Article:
We are fascinated by them, by Nasseri, and by The Terminal, because in each case they stand in opposition to Airworld’s basic condition -- that everyone within it is in transit to somewhere else. Their

refusal to cooperate illuminates the otherwise invisible processes that govern how airports operate, how we are absorbed through the membrane of security, how we consume in an effort to make ourselves comfortable, how we are continually on the clock for an on-time departure. Unlike The Terminal, where Tom Hanks’ character finds a job, makes a home and has a brush with love (all in nine months, before his victorious arrival on U.S. soil), Nasseri has survived here by becoming a silent part of the terminal, ignored, and thus unmolested.

Visits from journalists
I ask if he still receives visits from journalists like me. His memoir implies that one of us is always plopping themselves down, but “no,” he says. “Not anymore. I’m afraid because I should leave.”

When, Alfred? When will you leave?

“Very soon … or later.”

I’m out of questions. My heart is beating fast; I’m sweating for the first time in a week of climate-controlled environments. I thank him and ask to take his picture. He refuses. “No pictures. No video cameras.” He asks my name, and where I’m from. “You write in America? In London?” I write down my name and Advertising Age’s on a page of notebook paper, along with my e-mail address if, by some absurd chance, Terminal 1’s renovations include a WiFi network and one of his future possessions happens to be a laptop. From the look on his face, it’s the first time he’s seen one -- he’s been here since 1988, after all.

As a consolation prize, I ask if he’ll sign my copy of his book. Yes, I want it as a souvenir of this pilgrimage, but part of me wonders if he can really still write his own name. To my shame, I underestimate him -- he signs it “For Greg, Sir Alfred Mehran,” and dates it correctly without a moment’s hesitation. My hero worships also pays off -- he agrees to a portrait, and wriggles a bit in his seat to show his good side. I’m pressing my luck at this point -- I have everything I could have asked for from this trip, and it’s only my first night in Charles de Gaulle. I thank him, and back away slowly. I’ll be back, I think. After all, I’ve only just got here.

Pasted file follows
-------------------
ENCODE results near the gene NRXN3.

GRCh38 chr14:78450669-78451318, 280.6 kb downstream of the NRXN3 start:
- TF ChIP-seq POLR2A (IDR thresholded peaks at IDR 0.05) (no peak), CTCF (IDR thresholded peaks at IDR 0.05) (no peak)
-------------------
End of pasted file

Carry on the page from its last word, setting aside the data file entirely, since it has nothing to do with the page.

Sleeping with Sir Alfred
Two nights later, I’m in Terminal 1 again, this time with my luggage. My flight to Singapore isn’t until the next afternoon, but I had checked out of the Sheraton that morning. If I’d stayed another night, I would have gone to ground in my room, just as I had Sunday, while Sir Alfred had another dreamless night’s sleep on his red bench. I could either hide in Airworld’s lap, or sack out on my air mattress halfway around the ring from him. In between us, a homeless man (a non-permanent resident) slept on one row of benches, while a pair of Asian boys who might have been on my flight amused themselves with a Sony P2P. I speak no French and knew no one. I already knew how we’d pass the night -- the cleaning staff would buff the floors, the submachine gun-toting troops in full camo and berets would patrol, smoke, then patrol some more -- and we would sleep. For one night, Nasseri and I would share a sliver of his existence.